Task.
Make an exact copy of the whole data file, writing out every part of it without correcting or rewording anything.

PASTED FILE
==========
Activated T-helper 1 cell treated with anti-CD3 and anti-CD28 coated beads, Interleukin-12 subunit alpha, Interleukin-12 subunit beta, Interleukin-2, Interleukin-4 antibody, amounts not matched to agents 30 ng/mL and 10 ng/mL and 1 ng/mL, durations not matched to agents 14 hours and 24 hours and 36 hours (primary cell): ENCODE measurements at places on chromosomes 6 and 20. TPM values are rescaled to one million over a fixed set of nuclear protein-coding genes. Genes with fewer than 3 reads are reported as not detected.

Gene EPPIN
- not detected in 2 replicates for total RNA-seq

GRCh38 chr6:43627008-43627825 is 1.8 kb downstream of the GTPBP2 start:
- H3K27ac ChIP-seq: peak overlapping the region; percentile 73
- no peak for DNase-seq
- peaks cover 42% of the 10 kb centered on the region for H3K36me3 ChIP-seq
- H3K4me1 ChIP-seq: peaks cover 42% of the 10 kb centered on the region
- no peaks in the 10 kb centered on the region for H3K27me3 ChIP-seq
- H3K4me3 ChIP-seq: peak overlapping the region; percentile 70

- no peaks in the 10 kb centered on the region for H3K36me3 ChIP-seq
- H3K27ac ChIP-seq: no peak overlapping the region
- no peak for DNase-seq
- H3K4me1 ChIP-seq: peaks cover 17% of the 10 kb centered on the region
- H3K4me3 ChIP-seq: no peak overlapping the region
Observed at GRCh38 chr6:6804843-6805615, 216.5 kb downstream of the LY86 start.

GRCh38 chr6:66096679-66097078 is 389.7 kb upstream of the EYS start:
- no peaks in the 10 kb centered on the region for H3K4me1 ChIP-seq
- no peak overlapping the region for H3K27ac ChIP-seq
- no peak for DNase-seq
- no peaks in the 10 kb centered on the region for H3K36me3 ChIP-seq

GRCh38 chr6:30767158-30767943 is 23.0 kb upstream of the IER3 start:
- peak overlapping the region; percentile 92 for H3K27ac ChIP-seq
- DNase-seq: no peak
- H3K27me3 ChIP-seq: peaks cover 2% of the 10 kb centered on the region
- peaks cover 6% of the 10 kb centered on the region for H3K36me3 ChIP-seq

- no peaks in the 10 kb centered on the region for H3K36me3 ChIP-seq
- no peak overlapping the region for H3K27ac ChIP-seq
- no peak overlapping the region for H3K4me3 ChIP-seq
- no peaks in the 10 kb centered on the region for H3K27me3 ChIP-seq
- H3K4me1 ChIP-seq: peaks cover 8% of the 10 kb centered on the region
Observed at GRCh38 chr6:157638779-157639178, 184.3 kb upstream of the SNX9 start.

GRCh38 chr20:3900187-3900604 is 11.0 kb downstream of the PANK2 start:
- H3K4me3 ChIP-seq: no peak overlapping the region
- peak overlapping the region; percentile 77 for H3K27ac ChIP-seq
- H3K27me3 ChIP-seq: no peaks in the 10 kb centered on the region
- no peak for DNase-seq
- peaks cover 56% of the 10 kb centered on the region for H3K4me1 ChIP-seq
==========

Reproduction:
Activated T-helper 1 cell treated with anti-CD3 and anti-CD28 coated beads, Interleukin-12 subunit alpha, Interleukin-12 subunit beta, Interleukin-2, Interleukin-4 antibody, amounts not matched to agents 30 ng/mL and 10 ng/mL and 1 ng/mL, durations not matched to agents 14 hours and 24 hours and 36 hours (primary cell): ENCODE measurements at places on chromosomes 6 and 20. TPM values are rescaled to one million over a fixed set of nuclear protein-coding genes. Genes with fewer than 3 reads are reported as not detected.

Gene EPPIN
- not detected in 2 replicates for total RNA-seq

GRCh38 chr6:43627008-43627825 is 1.8 kb downstream of the GTPBP2 start:
- H3K27ac ChIP-seq: peak overlapping the region; percentile 73
- no peak for DNase-seq
- peaks cover 42% of the 10 kb centered on the region for H3K36me3 ChIP-seq
- H3K4me1 ChIP-seq: peaks cover 42% of the 10 kb centered on the region
- no peaks in the 10 kb centered on the region for H3K27me3 ChIP-seq
- H3K4me3 ChIP-seq: peak overlapping the region; percentile 70

- no peaks in the 10 kb centered on the region for H3K36me3 ChIP-seq
- H3K27ac ChIP-seq: no peak overlapping the region
- no peak for DNase-seq
- H3K4me1 ChIP-seq: peaks cover 17% of the 10 kb centered on the region
- H3K4me3 ChIP-seq: no peak overlapping the region
Observed at GRCh38 chr6:6804843-6805615, 216.5 kb downstream of the LY86 start.

GRCh38 chr6:66096679-66097078 is 389.7 kb upstream of the EYS start:
- no peaks in the 10 kb centered on the region for H3K4me1 ChIP-seq
- no peak overlapping the region for H3K27ac ChIP-seq
- no peak for DNase-seq
- no peaks in the 10 kb centered on the region for H3K36me3 ChIP-seq

GRCh38 chr6:30767158-30767943 is 23.0 kb upstream of the IER3 start:
- peak overlapping the region; percentile 92 for H3K27ac ChIP-seq
- DNase-seq: no peak
- H3K27me3 ChIP-seq: peaks cover 2% of the 10 kb centered on the region
- peaks cover 6% of the 10 kb centered on the region for H3K36me3 ChIP-seq

- no peaks in the 10 kb centered on the region for H3K36me3 ChIP-seq
- no peak overlapping the region for H3K27ac ChIP-seq
- no peak overlapping the region for H3K4me3 ChIP-seq
- no peaks in the 10 kb centered on the region for H3K27me3 ChIP-seq
- H3K4me1 ChIP-seq: peaks cover 8% of the 10 kb centered on the region
Observed at GRCh38 chr6:157638779-157639178, 184.3 kb upstream of the SNX9 start.

GRCh38 chr20:3900187-3900604 is 11.0 kb downstream of the PANK2 start:
- H3K4me3 ChIP-seq: no peak overlapping the region
- peak overlapping the region; percentile 77 for H3K27ac ChIP-seq
- H3K27me3 ChIP-seq: no peaks in the 10 kb centered on the region
- no peak for DNase-seq
- peaks cover 56% of the 10 kb centered on the region for H3K4me1 ChIP-seq